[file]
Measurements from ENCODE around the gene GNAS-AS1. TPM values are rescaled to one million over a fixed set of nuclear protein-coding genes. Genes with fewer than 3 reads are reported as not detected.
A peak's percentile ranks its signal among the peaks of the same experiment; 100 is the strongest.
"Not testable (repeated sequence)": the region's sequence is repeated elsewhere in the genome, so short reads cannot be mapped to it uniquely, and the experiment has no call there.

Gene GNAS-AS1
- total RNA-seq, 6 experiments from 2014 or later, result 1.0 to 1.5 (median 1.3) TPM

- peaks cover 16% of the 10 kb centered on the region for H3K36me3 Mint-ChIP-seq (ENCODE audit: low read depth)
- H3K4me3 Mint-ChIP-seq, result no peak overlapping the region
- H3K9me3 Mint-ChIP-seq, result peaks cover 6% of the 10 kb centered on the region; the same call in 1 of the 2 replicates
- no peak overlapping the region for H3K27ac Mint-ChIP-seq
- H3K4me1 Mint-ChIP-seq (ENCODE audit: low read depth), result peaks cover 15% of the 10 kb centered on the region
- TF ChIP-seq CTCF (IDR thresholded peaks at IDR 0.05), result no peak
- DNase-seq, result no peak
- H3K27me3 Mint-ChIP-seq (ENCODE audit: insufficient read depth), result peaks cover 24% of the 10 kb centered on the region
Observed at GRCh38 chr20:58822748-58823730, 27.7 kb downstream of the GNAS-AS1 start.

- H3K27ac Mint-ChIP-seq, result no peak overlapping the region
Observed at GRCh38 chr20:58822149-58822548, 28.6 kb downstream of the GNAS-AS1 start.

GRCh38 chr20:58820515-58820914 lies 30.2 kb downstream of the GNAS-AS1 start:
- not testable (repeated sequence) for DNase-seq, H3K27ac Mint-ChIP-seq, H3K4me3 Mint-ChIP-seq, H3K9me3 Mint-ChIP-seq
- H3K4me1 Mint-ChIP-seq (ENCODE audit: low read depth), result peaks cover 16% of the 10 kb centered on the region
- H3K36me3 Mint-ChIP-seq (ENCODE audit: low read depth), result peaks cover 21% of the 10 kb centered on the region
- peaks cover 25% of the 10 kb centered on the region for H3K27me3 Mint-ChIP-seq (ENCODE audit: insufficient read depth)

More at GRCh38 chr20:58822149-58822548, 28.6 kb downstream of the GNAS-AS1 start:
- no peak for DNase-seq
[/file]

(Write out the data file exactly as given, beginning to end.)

Measurements from ENCODE around the gene GNAS-AS1. TPM values are rescaled to one million over a fixed set of nuclear protein-coding genes. Genes with fewer than 3 reads are reported as not detected.
A peak's percentile ranks its signal among the peaks of the same experiment; 100 is the strongest.
"Not testable (repeated sequence)": the region's sequence is repeated elsewhere in the genome, so short reads cannot be mapped to it uniquely, and the experiment has no call there.

Gene GNAS-AS1
- total RNA-seq, 6 experiments from 2014 or later, result 1.0 to 1.5 (median 1.3) TPM

- peaks cover 16% of the 10 kb centered on the region for H3K36me3 Mint-ChIP-seq (ENCODE audit: low read depth)
- H3K4me3 Mint-ChIP-seq, result no peak overlapping the region
- H3K9me3 Mint-ChIP-seq, result peaks cover 6% of the 10 kb centered on the region; the same call in 1 of the 2 replicates
- no peak overlapping the region for H3K27ac Mint-ChIP-seq
- H3K4me1 Mint-ChIP-seq (ENCODE audit: low read depth), result peaks cover 15% of the 10 kb centered on the region
- TF ChIP-seq CTCF (IDR thresholded peaks at IDR 0.05), result no peak
- DNase-seq, result no peak
- H3K27me3 Mint-ChIP-seq (ENCODE audit: insufficient read depth), result peaks cover 24% of the 10 kb centered on the region
Observed at GRCh38 chr20:58822748-58823730, 27.7 kb downstream of the GNAS-AS1 start.

- H3K27ac Mint-ChIP-seq, result no peak overlapping the region
Observed at GRCh38 chr20:58822149-58822548, 28.6 kb downstream of the GNAS-AS1 start.

GRCh38 chr20:58820515-58820914 lies 30.2 kb downstream of the GNAS-AS1 start:
- not testable (repeated sequence) for DNase-seq, H3K27ac Mint-ChIP-seq, H3K4me3 Mint-ChIP-seq, H3K9me3 Mint-ChIP-seq
- H3K4me1 Mint-ChIP-seq (ENCODE audit: low read depth), result peaks cover 16% of the 10 kb centered on the region
- H3K36me3 Mint-ChIP-seq (ENCODE audit: low read depth), result peaks cover 21% of the 10 kb centered on the region
- peaks cover 25% of the 10 kb centered on the region for H3K27me3 Mint-ChIP-seq (ENCODE audit: insufficient read depth)

More at GRCh38 chr20:58822149-58822548, 28.6 kb downstream of the GNAS-AS1 start:
- no peak for DNase-seq